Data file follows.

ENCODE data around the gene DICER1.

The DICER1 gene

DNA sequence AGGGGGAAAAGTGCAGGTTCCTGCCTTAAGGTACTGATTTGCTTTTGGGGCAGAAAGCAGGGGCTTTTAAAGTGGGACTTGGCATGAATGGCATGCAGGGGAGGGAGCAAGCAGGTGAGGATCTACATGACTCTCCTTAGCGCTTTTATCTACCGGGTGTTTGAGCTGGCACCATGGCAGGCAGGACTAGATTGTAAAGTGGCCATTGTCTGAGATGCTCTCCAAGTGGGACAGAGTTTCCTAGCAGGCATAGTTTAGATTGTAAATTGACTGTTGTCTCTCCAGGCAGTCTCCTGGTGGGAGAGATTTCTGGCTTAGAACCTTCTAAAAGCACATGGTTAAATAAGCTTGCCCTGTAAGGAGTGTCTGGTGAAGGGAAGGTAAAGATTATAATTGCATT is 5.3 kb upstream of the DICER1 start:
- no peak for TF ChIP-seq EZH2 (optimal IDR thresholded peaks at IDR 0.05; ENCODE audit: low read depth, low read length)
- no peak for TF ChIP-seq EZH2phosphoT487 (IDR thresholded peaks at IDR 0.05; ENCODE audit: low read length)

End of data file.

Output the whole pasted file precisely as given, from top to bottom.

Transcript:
ENCODE data around the gene DICER1.

The DICER1 gene

DNA sequence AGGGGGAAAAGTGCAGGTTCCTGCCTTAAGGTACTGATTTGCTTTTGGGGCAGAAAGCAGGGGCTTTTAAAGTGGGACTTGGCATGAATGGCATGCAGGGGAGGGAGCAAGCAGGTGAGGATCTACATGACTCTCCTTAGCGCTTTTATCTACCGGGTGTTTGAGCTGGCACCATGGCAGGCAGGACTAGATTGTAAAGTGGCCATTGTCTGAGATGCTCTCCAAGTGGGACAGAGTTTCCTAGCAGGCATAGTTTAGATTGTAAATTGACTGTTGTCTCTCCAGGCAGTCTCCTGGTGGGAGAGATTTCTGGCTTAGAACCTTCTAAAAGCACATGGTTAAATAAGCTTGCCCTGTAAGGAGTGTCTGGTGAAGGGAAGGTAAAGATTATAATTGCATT is 5.3 kb upstream of the DICER1 start:
- no peak for TF ChIP-seq EZH2 (optimal IDR thresholded peaks at IDR 0.05; ENCODE audit: low read depth, low read length)
- no peak for TF ChIP-seq EZH2phosphoT487 (IDR thresholded peaks at IDR 0.05; ENCODE audit: low read length)